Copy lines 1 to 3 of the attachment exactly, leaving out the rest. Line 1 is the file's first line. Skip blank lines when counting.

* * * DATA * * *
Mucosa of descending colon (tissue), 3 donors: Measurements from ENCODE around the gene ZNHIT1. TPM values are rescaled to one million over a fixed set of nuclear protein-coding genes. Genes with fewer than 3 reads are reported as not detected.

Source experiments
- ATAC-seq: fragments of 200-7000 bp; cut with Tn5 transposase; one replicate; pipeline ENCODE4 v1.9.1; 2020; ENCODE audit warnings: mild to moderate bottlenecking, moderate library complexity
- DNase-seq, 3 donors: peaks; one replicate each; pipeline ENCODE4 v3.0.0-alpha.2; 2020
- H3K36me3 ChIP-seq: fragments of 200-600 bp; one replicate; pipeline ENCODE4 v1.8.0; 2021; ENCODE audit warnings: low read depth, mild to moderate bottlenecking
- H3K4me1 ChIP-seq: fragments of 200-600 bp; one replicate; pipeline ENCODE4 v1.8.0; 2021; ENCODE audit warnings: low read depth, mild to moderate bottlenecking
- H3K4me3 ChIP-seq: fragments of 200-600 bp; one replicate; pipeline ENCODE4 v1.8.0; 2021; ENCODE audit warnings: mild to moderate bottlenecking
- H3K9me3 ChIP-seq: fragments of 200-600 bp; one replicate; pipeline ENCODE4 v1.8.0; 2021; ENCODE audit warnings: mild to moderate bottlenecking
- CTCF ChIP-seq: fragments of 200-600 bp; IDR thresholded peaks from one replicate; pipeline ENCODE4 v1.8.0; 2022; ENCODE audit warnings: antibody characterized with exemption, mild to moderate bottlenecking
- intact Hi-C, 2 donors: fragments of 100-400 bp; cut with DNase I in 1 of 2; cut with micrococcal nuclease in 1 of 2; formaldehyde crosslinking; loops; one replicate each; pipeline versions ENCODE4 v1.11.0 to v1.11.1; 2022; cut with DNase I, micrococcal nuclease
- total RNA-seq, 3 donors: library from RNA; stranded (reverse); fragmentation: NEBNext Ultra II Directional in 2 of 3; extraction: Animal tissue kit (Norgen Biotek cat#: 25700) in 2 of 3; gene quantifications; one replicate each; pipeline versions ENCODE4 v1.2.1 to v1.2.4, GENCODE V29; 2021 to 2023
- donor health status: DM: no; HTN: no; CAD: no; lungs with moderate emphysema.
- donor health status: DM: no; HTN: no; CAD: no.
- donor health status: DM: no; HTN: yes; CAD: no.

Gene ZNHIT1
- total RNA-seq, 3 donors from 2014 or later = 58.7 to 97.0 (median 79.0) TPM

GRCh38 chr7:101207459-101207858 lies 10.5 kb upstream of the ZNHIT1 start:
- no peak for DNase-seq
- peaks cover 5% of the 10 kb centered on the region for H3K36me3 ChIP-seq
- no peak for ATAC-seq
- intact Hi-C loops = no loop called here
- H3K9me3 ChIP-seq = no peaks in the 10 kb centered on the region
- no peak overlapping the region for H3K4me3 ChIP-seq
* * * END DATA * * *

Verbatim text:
Mucosa of descending colon (tissue), 3 donors: Measurements from ENCODE around the gene ZNHIT1. TPM values are rescaled to one million over a fixed set of nuclear protein-coding genes. Genes with fewer than 3 reads are reported as not detected.

Source experiments
- ATAC-seq: fragments of 200-7000 bp; cut with Tn5 transposase; one replicate; pipeline ENCODE4 v1.9.1; 2020; ENCODE audit warnings: mild to moderate bottlenecking, moderate library complexity